2008 The Race Begin

Here are the people presently considered the most capable of making a serious run.


As a result of the 2006 midterm elections, the Democratic Party is set to become the majority party in the House of Representatives as well as the effective majority party in the United States Senate when the 110th Congress convenes in 2007 (The Senate will consist of 49 Democrats, 49 Republicans and two Independents who will caucus with the Democratic Party). The Democrats had spent twelve successive years as the minority party in the House before the watershed 2006 mid-term elections. Part of the Democratic Party's electoral success can be attributed to running mostly conservative-leaning Democrats against at-risk Republican incumbents. The Democrats also went from controlling a minority of governorships to an expected majority. The number of seats held by party members likewise increased in various state legislatures, giving the Democrats control of a plurality of them nationwide. No opposition party challenger defeated any incumbent Democratic Governor, U.S. Senator, or U.S. Representative in the election.

Scandals involving lobbyist Jack Abramoff, former House Majority Leader Tom DeLay, the House GOP leadership's purported cover-up of the Mark Foley scandal, and Ohio governor Bob Taft gave the Democrats the opportunity of using corruption as an issue for the 2006 campaign. President Bush's slow response to the Hurricane Katrina disaster seemed to be an issue that highlighted conflicts in the emergency response system in many areas, including the local agencies. Public opinion on the war in Iraq continued its steady negative trend, and this, along with widespread sentiment among conservatives that the government had let spending get out of control, continued to drag President Bush's job approval ratings down to the lowest levels of his presidency.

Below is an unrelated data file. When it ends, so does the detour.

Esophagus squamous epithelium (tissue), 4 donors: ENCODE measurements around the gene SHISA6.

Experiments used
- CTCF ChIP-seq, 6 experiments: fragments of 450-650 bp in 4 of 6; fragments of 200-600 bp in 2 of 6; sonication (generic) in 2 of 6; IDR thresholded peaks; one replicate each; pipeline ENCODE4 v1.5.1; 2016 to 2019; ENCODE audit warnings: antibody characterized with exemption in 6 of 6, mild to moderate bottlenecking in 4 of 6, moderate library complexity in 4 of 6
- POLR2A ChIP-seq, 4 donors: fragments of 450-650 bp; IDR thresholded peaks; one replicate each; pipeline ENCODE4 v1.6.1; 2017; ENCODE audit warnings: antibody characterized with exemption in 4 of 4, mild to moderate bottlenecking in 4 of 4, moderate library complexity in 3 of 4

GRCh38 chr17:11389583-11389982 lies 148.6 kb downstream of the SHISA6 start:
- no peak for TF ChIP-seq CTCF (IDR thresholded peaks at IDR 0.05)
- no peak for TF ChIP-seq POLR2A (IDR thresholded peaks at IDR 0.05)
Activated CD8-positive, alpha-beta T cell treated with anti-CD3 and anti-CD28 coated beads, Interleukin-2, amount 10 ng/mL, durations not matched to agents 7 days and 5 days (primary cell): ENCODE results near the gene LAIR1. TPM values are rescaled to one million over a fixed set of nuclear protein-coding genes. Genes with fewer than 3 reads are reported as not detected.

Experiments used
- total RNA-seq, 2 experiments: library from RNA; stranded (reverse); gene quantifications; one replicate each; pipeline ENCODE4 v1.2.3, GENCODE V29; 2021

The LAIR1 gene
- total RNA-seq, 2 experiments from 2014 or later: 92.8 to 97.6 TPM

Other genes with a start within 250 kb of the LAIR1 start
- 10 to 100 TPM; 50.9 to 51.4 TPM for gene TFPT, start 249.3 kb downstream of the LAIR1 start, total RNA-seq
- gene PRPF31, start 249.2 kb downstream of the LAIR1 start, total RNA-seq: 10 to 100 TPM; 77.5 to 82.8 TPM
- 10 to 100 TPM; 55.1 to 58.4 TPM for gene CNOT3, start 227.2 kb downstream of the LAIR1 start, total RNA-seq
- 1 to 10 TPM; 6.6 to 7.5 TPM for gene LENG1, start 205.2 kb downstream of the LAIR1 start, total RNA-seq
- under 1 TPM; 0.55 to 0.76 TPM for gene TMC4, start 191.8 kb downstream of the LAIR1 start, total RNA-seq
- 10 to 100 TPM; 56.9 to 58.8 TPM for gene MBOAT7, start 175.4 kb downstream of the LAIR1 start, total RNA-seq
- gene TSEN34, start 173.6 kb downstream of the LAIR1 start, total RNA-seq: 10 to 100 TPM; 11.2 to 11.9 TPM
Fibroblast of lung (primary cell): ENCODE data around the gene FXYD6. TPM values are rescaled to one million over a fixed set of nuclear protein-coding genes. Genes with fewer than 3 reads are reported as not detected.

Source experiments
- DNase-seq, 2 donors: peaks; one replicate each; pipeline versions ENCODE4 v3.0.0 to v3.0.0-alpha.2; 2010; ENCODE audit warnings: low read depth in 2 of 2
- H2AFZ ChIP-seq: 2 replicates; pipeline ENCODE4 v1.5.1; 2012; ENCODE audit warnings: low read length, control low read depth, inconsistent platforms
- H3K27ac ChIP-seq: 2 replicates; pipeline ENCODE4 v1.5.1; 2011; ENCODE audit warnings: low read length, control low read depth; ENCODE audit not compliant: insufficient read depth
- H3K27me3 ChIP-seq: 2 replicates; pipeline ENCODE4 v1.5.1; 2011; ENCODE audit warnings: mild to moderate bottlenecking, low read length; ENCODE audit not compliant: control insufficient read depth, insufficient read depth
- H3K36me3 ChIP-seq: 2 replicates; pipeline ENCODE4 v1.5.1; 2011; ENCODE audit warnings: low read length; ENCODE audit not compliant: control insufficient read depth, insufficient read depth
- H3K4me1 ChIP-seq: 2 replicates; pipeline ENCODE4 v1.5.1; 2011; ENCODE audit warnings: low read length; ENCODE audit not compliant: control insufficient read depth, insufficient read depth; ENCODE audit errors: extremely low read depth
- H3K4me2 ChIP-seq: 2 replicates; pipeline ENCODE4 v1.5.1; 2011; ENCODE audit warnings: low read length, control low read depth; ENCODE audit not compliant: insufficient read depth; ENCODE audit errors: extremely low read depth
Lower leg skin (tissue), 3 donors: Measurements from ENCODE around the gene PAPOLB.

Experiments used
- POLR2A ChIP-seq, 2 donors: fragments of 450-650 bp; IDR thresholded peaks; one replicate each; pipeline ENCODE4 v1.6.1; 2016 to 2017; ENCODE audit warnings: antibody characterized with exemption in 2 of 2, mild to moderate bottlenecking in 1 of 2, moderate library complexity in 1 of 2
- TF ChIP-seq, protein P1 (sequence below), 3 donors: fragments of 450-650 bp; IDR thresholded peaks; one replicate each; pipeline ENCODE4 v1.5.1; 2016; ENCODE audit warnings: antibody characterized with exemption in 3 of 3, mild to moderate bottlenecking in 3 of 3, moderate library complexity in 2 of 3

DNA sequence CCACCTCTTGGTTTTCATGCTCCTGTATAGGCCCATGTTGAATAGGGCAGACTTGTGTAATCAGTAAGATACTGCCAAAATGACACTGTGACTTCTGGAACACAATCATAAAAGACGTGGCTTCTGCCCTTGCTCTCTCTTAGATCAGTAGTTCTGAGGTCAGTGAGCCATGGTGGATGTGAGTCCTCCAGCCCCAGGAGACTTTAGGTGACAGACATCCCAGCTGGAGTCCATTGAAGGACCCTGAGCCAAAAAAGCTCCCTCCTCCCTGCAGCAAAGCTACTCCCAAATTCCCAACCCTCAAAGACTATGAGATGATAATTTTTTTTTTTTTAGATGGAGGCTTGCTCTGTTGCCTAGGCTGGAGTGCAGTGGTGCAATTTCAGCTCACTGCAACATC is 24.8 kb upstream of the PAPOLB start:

The current President of the United States, George W. Bush, is a Republican. During the 109th Congress, the Republican Party was the majority party in the United States Senate and the House of Representatives. However, in the 2006 midterm elections, Republican incumbents were defeated and open seats were won by Democrats, as the Republicans lost control of both the House and the Senate. In the 110th Congress, the Republican Party will hold minority status in both the House of Representatives and the United States Senate. The two independents in the Senate have announced they will caucus with the Democrats giving them a 51-49 majority. Majority status in the House or Senate means the majority controls all the committees and controls the agenda, but does not guarantee success on any specific roll-call vote. The GOP will control 22 governorships (down from 28) and a minority of state legislatures in 2007.